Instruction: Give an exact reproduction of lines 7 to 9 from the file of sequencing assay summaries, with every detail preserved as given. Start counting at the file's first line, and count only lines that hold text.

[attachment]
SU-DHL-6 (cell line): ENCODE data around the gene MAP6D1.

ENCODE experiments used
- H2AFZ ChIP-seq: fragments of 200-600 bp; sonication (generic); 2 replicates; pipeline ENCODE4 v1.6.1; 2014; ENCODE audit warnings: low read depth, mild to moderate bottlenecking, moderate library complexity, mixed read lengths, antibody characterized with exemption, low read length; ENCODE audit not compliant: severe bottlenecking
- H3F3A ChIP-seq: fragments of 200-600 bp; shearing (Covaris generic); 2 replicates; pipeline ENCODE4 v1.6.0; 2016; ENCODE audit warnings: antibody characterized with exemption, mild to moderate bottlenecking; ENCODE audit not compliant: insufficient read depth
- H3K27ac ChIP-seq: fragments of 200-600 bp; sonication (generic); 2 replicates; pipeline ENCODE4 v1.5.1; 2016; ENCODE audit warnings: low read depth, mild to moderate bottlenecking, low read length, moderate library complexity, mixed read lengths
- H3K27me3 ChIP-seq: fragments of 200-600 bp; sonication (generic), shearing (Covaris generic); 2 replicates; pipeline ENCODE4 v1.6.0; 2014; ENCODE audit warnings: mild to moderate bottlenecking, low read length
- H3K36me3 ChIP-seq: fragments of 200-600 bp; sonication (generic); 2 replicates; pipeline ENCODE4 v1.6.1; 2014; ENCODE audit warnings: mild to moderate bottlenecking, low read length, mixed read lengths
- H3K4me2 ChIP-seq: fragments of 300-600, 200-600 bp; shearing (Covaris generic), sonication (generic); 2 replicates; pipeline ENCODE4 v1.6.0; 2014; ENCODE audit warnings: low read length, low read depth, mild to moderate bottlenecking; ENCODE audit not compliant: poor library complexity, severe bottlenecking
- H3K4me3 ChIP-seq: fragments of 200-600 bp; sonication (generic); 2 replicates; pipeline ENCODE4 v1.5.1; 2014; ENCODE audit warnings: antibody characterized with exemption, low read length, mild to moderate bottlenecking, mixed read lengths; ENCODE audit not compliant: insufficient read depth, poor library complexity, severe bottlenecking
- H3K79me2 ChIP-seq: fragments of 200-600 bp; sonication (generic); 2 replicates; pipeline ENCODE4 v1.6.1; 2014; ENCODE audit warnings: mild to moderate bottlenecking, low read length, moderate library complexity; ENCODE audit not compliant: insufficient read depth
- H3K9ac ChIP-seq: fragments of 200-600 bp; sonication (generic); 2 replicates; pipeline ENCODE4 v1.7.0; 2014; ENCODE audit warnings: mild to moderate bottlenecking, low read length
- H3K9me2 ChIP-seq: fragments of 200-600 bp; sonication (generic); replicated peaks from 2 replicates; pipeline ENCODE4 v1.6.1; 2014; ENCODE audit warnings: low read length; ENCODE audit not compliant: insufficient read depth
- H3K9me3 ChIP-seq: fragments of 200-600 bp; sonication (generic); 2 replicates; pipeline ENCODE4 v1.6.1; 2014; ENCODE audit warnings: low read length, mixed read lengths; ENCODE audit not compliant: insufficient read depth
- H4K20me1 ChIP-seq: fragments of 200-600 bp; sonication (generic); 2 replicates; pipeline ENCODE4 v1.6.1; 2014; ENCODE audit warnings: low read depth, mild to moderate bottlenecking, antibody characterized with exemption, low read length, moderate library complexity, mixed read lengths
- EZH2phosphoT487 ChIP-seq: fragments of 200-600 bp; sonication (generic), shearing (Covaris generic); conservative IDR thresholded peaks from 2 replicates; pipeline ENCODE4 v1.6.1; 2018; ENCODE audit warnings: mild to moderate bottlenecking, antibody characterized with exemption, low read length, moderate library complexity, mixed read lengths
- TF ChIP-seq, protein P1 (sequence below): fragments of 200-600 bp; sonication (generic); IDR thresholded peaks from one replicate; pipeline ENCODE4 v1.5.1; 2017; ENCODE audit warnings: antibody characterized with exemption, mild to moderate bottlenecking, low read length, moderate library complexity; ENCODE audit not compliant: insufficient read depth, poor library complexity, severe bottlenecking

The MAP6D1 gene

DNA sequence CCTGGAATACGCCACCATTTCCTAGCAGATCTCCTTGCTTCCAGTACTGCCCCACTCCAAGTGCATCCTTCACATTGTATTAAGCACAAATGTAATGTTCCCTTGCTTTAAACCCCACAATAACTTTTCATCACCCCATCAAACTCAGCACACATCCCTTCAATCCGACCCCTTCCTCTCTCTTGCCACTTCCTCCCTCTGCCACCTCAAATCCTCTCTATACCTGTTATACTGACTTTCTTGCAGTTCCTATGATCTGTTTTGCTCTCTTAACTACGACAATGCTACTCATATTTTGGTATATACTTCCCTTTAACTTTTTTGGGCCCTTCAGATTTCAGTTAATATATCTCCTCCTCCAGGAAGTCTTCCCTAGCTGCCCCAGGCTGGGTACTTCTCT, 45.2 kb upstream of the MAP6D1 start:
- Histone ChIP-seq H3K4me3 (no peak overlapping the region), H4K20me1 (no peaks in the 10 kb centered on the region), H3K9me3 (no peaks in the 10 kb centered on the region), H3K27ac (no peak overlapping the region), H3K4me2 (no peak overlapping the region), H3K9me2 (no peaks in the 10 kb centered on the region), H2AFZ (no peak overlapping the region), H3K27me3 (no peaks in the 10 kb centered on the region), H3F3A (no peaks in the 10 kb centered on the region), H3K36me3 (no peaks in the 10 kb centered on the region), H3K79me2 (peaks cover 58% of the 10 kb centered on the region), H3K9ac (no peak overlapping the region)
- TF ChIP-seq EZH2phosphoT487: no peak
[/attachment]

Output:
- H3K36me3 ChIP-seq: fragments of 200-600 bp; sonication (generic); 2 replicates; pipeline ENCODE4 v1.6.1; 2014; ENCODE audit warnings: mild to moderate bottlenecking, low read length, mixed read lengths
- H3K4me2 ChIP-seq: fragments of 300-600, 200-600 bp; shearing (Covaris generic), sonication (generic); 2 replicates; pipeline ENCODE4 v1.6.0; 2014; ENCODE audit warnings: low read length, low read depth, mild to moderate bottlenecking; ENCODE audit not compliant: poor library complexity, severe bottlenecking
- H3K4me3 ChIP-seq: fragments of 200-600 bp; sonication (generic); 2 replicates; pipeline ENCODE4 v1.5.1; 2014; ENCODE audit warnings: antibody characterized with exemption, low read length, mild to moderate bottlenecking, mixed read lengths; ENCODE audit not compliant: insufficient read depth, poor library complexity, severe bottlenecking